The world around us is watching. On high holidays like Easter and Christmas, French and Djiboutian soldiers armed with rifles guard the gates of the church compound. The pastor keeps a list of members so he can share openly with the government, should they inquire. My husband has been asked by former university coworkers why he goes to church—meaning they’re well aware that he does. When we enter the church building, local children approach us, beg for food or money, and ask us what we do inside and why.
We are a city on a hill, not a lamp hidden beneath a bowl. Our good deeds—by grace, may they be good!—shine before others.
“There is a grande richesse,” says Tshimanga Mukendi Pierre, our church’s administrator, music leader, and the longest-term member of the community. “A spirit of openness and not of judgment.”
That ecumenism starts inside our church and extends beyond our walls. On special occasions, Catholics and Protestants in the area worship together. For a season, our church didn’t have a pastor, and when a member died, a local Catholic priest performed the funeral. The few Christians here partner for social service activities, like caring for street children, or helping out with education programs for low-income families. There’s also a women’s prayer group that includes Catholics, Protestants, Orthodox, and others.
“You would never see this in Congo,” Mukendi Pierre said, who arrived in 2002 and brought his family from Congo in 2008. “But here, we live with others, and we are enriched by our differences as we put aside our prejudices and judgment.”
Social collaboration is one thing. Dealing with difficult theological differences is quite another. But by God’s grace, we’ve been able to do that too.
The pastor before our current one was a German man unfamiliar with more Pentecostal expressions of faith. One afternoon in 2005, an Ethiopian church gathered on EPED property and performed an exorcism on a young woman. While she screamed and writhed in the yard of our church compound, the pastor, who didn’t know what to do, told Mukendi Pierre to call the police. But by the time that pastor left in 2017, he had hosted monthly prayer gatherings to deal with spiritual possession and attack.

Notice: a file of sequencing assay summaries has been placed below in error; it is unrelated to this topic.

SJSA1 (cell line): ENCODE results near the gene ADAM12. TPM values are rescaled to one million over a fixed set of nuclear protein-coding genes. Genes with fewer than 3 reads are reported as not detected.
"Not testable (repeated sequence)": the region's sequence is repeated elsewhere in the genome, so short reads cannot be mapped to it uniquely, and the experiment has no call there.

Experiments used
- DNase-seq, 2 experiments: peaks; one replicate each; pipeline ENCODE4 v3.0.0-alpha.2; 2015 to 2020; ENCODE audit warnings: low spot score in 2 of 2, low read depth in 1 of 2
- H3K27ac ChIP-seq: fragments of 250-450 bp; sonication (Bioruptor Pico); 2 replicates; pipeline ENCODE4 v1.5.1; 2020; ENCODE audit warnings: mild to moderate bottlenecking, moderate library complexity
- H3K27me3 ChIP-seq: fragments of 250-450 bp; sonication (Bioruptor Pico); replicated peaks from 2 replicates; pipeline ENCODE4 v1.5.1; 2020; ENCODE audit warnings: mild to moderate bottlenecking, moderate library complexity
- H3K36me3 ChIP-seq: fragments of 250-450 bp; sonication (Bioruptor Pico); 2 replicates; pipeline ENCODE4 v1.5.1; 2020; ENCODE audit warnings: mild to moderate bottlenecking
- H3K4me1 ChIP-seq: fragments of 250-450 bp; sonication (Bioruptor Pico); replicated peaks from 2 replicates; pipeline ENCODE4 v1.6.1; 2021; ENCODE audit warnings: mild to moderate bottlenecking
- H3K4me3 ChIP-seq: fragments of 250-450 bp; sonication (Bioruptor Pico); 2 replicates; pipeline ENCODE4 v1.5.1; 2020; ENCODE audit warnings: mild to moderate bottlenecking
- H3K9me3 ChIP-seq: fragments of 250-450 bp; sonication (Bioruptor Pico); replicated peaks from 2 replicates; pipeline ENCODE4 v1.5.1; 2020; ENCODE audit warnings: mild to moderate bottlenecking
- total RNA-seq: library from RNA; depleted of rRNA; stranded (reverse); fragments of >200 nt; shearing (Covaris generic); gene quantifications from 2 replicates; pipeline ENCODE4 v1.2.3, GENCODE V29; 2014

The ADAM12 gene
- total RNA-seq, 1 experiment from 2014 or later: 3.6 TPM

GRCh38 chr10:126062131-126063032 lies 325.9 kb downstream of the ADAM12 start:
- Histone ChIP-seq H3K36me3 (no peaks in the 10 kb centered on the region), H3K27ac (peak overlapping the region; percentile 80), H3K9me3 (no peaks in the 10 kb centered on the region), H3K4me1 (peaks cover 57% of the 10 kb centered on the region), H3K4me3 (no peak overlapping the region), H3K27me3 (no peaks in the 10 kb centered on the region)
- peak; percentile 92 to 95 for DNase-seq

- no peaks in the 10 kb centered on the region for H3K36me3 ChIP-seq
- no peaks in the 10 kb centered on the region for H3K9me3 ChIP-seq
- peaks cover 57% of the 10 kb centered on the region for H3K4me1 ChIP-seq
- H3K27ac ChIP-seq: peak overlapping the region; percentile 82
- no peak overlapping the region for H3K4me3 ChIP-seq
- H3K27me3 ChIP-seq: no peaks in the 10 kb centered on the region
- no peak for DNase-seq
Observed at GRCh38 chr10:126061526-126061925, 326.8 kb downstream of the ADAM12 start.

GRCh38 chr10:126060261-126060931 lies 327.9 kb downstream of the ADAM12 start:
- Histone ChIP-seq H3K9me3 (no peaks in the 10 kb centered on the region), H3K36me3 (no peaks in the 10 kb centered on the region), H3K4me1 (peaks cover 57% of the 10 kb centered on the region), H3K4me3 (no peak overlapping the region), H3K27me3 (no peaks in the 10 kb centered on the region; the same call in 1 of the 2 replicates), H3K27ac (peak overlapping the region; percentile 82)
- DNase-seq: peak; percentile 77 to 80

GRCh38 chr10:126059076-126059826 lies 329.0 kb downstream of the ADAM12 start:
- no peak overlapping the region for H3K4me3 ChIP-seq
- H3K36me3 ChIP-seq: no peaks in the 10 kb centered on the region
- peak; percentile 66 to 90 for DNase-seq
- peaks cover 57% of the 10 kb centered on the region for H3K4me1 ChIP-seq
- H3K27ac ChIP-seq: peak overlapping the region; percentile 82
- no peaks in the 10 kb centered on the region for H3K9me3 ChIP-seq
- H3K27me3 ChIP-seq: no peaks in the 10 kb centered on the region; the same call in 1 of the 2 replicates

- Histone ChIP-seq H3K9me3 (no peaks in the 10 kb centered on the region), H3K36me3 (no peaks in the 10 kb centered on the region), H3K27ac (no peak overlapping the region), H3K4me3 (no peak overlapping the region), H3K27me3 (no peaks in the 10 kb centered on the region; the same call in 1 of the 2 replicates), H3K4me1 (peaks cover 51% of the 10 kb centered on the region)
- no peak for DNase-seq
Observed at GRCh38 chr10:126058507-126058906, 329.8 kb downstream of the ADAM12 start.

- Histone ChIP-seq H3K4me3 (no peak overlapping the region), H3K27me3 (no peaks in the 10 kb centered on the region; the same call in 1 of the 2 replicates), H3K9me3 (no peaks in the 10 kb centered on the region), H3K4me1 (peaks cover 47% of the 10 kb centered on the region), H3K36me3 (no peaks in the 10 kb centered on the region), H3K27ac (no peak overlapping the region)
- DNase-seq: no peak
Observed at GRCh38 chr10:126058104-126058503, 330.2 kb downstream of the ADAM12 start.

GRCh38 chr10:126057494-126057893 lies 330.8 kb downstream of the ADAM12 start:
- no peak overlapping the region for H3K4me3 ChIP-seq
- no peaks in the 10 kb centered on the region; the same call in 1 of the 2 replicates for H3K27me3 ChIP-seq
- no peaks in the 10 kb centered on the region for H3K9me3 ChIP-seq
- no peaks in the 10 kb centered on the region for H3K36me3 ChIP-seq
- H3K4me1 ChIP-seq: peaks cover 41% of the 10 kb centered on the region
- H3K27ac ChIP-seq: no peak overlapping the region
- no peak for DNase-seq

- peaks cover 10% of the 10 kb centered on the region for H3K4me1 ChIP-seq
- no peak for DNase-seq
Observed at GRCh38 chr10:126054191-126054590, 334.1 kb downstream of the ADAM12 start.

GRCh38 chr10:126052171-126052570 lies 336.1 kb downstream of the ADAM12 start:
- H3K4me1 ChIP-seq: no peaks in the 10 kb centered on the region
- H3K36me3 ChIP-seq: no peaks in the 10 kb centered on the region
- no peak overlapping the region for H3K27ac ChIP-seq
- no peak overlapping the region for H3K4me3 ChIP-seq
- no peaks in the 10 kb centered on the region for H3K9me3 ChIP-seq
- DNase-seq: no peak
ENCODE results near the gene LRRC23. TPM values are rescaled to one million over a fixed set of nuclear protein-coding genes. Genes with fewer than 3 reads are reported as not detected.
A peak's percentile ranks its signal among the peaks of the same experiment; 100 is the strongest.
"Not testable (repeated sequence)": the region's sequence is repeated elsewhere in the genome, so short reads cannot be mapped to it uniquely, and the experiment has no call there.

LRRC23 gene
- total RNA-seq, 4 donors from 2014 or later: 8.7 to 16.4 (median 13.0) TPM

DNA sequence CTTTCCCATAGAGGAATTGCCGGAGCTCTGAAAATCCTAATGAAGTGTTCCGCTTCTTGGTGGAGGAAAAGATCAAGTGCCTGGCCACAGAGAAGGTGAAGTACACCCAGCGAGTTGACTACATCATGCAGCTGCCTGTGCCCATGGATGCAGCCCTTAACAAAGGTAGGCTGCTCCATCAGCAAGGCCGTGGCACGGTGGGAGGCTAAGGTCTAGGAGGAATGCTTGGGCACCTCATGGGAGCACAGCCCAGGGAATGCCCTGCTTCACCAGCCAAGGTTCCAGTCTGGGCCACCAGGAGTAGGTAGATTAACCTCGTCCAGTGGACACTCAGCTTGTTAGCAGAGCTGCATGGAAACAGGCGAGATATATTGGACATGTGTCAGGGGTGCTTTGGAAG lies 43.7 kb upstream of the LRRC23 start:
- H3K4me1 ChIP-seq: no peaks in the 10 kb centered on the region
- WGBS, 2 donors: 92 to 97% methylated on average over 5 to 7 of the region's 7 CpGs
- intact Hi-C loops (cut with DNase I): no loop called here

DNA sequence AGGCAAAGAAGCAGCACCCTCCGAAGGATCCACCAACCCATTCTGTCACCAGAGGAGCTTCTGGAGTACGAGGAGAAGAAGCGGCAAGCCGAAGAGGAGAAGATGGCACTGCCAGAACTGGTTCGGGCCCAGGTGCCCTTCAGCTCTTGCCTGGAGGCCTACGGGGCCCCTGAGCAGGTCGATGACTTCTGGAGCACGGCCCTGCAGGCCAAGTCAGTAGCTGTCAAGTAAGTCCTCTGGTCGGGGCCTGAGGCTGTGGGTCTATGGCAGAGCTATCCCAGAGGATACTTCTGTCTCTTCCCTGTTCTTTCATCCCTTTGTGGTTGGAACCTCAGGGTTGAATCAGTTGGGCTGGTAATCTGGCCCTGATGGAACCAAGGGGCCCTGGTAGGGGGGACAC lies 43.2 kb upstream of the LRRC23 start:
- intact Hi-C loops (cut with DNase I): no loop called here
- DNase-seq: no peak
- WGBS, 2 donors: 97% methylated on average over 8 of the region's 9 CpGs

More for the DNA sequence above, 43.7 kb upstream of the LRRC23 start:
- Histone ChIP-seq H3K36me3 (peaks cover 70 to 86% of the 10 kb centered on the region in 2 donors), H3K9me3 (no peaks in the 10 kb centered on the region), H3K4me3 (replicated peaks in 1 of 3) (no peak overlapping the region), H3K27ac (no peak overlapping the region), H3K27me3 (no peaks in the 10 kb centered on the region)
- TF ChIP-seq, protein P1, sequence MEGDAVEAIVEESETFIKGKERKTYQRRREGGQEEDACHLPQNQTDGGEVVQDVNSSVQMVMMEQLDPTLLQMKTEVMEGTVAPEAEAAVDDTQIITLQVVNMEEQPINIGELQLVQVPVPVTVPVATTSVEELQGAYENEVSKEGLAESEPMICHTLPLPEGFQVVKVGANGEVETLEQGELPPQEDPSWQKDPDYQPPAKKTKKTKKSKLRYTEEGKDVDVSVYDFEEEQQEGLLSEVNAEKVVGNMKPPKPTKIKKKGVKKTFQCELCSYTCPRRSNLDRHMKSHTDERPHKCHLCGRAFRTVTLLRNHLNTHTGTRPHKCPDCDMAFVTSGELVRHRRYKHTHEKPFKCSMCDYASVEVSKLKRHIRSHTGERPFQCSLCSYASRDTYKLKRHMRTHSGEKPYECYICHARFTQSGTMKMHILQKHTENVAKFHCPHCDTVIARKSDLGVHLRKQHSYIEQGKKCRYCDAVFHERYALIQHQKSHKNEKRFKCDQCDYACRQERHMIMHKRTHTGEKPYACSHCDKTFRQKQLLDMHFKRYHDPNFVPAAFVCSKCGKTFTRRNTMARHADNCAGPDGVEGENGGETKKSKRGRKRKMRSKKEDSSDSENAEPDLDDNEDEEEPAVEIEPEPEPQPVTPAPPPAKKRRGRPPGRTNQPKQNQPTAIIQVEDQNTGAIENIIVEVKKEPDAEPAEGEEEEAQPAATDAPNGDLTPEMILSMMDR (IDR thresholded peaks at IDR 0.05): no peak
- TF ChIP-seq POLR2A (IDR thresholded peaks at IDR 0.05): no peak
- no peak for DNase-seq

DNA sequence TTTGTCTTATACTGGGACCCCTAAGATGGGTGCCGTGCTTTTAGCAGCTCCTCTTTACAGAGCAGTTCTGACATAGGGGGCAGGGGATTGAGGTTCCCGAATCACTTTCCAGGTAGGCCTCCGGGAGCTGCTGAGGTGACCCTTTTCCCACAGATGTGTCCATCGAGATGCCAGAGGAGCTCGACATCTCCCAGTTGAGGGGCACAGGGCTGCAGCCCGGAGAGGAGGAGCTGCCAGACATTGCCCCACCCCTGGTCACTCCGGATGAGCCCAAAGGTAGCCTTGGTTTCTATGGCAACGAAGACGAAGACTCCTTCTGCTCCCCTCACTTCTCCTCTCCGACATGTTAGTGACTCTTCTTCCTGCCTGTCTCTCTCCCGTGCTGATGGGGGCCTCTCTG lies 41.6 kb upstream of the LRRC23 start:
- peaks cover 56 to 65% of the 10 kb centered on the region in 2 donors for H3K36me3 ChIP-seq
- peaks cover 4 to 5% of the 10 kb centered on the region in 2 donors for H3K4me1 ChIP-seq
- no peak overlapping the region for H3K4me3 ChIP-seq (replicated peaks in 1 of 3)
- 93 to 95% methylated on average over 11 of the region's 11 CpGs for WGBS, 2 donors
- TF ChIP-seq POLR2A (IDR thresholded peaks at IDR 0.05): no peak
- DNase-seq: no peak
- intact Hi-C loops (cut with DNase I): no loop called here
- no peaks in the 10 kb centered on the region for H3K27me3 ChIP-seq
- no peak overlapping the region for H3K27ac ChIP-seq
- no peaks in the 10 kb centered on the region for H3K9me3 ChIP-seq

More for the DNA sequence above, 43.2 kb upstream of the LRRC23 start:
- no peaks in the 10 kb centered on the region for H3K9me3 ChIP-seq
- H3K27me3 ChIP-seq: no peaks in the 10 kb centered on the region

“I came to Djibouti to teach the Word of God,” he said in his final sermon at our church. “But I am leaving Djibouti having been taught the Word of God by Christians here.”
Mukendi Pierre’s wife, Eliane, emphasizes a similar message. “We must set aside fear of something different so that we can learn and change,” she told me. “It takes courage to ask, ‘What is good for or about this other person?’”
God has done miraculous things in and through EPED. Members have been healed of cancer. One pastor, paralyzed in half his body from a beach accident, was able to walk again after receiving prayer. A young boy at a church picnic was pulled unconscious from the ocean and saved. Broken marriages have been reconciled, victims of serious car accidents healed without medical intervention, and explosive house fires narrowly averted.
We have also seen pain in the form of death, disease, financial devastation, divorce, and disagreements. With so many of our members living away from blood relatives and support networks, we’re learning to be the family of God for each other in times of both celebration and sorrow.
“We are a small community,” Mukendi Pierre said, “but we have a big vision of God. This is what gives me hope.”
It is hard to gather in a foreign language and reach across theological and cultural differences. Sometimes I step outside during a church service, just to take a few deep breaths and get some distance from others. I’m sure they do the same thing in response to me. But I don’t go to this church for personal fulfillment. I attend because from Christ “the whole body, joined and held together by every supporting ligament, grows and builds itself up in love, as each part does its work” (Eph. 4:16).
That truth holds for all of us around the globe. As we practice dying to self, church becomes a place where we encounter God in the imago Dei of someone we might disagree with. We remain together, because corporately, we can cling to a bigger vision of God than one we could hold to alone. Right there in that space, we’re transformed more and more into God’s likeness, and church becomes a sacred gift.
Cover Photograph by Samuel Martins